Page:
Friday, November 23, 2012

Nov. 22: Just for a change of pace...

... listened to a local, private radio station to learn whether it was any better than the Moncton Times and Transcript. For a fair comparison, I chose a station that advertised itself as talk news radio. It's owned by Rogers; and I know the news-talk radio world fairly well since I was two or three times a day on such a station for a dozen years.

I knew what to expect - not much in the way of news since private radio stations have very small newsrooms. And I expected to hear a talk show host who was heavily biased, and way over his head in discussing anything.

The news part began exactly as I expected - a brief burst of over-excited musical bings and ta-ras to convey an artificial sense of a hectic world of fast-breaking news. Then there was an annoying commercial. That was followed by a voice full of importance and authority telling me the sun was shining. Bing ta-ra. Another ad. Then there was a very slightly longer report telling me nothing in particular about a court trial in town. And that was it.

For just a moment I yearned for the deep analysis and thoughtful comment of The Moncton Times and Transcript. I had been told the talk/news station has a news staff of only four. Well, the station I worked at had a news staff of only 2 plus a good editor - and it routinely produced far better newscasts than this station.

It's not too much to say that this newscast was utterly brainless and incompetent. I think if I were to listen to it again, I would find myself looking forward to the ads and dancing to the bing ta-ras.

Then came the host for the afternoon talk show. I listened with trepidation. I know more than a few of these guys, most of them more interested in sounding tough and know-it-all than in the guest. And their guests are often pretty poor stuff.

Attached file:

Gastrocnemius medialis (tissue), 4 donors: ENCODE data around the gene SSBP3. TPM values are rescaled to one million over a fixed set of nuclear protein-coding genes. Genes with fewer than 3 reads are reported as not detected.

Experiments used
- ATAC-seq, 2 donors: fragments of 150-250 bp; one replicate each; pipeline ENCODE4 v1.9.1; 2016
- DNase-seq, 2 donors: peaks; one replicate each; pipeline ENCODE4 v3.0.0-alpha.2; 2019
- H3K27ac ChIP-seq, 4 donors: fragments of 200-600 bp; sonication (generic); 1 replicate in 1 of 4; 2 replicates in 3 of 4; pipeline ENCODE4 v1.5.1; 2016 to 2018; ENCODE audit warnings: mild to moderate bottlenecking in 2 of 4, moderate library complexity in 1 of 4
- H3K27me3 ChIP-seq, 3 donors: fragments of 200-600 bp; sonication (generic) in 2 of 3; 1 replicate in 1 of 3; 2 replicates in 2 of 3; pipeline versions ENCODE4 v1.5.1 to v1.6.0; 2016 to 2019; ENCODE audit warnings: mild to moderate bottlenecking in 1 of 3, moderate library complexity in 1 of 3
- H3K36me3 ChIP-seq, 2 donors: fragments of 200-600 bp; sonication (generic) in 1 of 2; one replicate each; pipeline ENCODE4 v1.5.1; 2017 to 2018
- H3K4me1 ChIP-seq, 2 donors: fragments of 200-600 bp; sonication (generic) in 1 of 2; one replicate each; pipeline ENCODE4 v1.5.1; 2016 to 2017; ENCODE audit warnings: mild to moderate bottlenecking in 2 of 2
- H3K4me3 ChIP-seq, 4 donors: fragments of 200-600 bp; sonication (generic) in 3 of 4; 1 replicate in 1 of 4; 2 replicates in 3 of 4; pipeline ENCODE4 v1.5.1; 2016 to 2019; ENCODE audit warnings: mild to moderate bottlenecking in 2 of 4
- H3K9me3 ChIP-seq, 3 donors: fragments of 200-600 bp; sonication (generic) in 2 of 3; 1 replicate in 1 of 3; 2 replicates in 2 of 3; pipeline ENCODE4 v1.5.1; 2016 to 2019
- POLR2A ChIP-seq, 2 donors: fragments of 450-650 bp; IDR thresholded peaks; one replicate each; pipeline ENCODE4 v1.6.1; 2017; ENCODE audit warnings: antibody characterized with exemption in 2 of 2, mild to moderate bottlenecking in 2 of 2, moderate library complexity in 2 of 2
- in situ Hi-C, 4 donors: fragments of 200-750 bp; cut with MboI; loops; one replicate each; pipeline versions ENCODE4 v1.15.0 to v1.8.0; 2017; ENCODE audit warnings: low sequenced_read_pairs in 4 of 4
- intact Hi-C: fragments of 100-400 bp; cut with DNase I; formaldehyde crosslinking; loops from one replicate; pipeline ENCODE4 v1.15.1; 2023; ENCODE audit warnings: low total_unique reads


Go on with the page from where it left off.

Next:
But I soon brightened. The guest (an environmental prof at Mount A) was well-chosen, and the radio host handled his role very professionally. Good stuff.

As a general rule, CBC is the only station to listen to for news. Private radio doesn't have the staff, either in numbers or professionalism, to do the job. But I'd certainly be willing to give that afternoon talk show host another listen.

I'll have to listen to a few more of the private stations. Any suggestions?
Today's front page has the usual soap opera reporting of the Prosser trial. But there is also an interesting and important story "Report praises Capitol Theatre". I've always thought the Capitol Theatre an unappreciated gem in this city. But I was astonished to read how profitable it is for us. And it didn't cost us a hundred million. Food for thought, there.
Other wise, Section A has its usual offering of - nothing.

In NewsToday, federal finance minister Jim Flaherty gives hints of the coming budget - and makes one of the most asinine statements I have ever seen, even from a finance minister.

"I'm not going to raise taxes on business, large or small, that will make it hard for a company to expand at a time when too many Canadians are still looking for a job."